Gather ye Rose-buds While ye May by Robert Herrick

I see the Latin phrase for seize the day commonly used to interpert this poem.

I’d prefer something less aggressive. Perhaps contemplate or think upon the day.

The poem’s mood is relaxed and thoughtful about time, not a call to action to drop everything to go skydiving today. Still.

Gather ye Rose-buds While ye May

Robert Herrick (1591? – 1674)

Gather ye Rose-buds while ye may,
Old Time is still a-flying:
And this same flower that smiles to day,
To morrow will be dying.

The glorious Lamp of Heaven, the Sun,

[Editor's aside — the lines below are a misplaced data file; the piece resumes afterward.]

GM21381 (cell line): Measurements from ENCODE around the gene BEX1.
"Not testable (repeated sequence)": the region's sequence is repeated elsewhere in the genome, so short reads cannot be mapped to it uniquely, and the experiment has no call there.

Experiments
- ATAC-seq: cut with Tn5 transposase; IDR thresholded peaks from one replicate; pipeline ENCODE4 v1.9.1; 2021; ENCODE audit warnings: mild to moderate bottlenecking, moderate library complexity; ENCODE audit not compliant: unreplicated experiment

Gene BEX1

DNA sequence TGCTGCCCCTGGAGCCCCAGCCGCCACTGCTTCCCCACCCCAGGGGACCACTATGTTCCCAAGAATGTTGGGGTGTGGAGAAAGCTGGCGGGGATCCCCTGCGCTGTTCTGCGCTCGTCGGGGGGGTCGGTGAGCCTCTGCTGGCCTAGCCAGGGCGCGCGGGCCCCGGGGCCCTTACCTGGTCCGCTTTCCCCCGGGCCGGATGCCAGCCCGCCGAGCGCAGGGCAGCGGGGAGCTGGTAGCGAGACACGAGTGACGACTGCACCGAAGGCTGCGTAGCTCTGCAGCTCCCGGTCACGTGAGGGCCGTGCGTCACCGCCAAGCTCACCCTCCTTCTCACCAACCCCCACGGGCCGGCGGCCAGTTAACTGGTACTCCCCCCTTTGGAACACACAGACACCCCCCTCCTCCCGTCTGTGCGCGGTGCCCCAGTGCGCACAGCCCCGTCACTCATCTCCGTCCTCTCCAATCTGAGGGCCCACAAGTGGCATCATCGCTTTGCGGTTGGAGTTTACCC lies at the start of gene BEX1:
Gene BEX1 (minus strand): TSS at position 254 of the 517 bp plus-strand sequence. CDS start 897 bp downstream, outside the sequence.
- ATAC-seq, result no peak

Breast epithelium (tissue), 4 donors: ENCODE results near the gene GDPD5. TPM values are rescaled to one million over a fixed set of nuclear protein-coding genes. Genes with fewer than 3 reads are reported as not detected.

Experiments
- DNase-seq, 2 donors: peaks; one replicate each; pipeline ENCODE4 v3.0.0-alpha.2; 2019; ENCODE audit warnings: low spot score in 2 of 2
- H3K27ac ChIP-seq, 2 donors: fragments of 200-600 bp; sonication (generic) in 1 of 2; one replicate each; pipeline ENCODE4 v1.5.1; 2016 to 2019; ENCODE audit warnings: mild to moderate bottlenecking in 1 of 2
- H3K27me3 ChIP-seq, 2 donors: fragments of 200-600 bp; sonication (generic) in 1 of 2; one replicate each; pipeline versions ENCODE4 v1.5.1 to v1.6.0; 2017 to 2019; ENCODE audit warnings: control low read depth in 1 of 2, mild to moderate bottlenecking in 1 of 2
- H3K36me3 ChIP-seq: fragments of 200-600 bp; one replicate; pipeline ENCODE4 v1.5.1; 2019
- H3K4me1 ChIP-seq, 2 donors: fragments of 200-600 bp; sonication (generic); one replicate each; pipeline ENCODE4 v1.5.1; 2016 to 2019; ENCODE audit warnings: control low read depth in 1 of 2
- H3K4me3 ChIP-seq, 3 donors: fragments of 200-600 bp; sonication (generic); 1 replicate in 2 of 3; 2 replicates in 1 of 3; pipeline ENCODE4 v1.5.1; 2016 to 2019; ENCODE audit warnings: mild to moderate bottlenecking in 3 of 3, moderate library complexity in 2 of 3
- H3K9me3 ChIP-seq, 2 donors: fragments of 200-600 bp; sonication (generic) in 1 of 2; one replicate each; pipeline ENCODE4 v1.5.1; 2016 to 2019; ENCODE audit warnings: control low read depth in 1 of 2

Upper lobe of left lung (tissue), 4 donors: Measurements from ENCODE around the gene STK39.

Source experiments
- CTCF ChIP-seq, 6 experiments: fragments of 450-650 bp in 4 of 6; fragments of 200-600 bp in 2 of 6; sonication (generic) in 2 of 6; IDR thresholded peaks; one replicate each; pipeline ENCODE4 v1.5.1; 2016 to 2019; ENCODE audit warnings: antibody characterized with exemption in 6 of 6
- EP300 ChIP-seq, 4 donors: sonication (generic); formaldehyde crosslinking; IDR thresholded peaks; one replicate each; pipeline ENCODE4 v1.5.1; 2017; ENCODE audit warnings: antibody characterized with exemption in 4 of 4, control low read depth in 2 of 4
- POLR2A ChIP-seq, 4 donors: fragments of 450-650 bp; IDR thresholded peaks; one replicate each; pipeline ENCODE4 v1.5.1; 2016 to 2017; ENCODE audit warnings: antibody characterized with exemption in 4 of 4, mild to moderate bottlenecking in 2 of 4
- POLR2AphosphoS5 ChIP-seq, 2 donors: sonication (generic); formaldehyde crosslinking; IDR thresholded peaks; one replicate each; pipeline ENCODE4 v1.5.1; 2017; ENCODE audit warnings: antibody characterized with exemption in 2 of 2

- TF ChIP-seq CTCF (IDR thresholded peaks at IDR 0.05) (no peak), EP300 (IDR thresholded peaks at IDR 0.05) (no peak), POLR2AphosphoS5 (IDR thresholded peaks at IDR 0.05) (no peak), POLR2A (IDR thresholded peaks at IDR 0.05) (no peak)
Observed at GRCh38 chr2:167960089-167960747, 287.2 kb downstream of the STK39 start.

The higher he’s a getting;
The sooner will his Race be run,
And neerer he’s to Setting.

That Age is best, which is the first,
When Youth and Blood are warmer;
But being spent, the worse, and worst
Times, still succeed the former.

Then be not coy, but use your time;
And while ye may, go marry:
For having lost but once your prime,
You may forever tarry.

About thomasfarley01

Freelance writer specializing in outdoor subjects, particularly rocks, gems and minerals.
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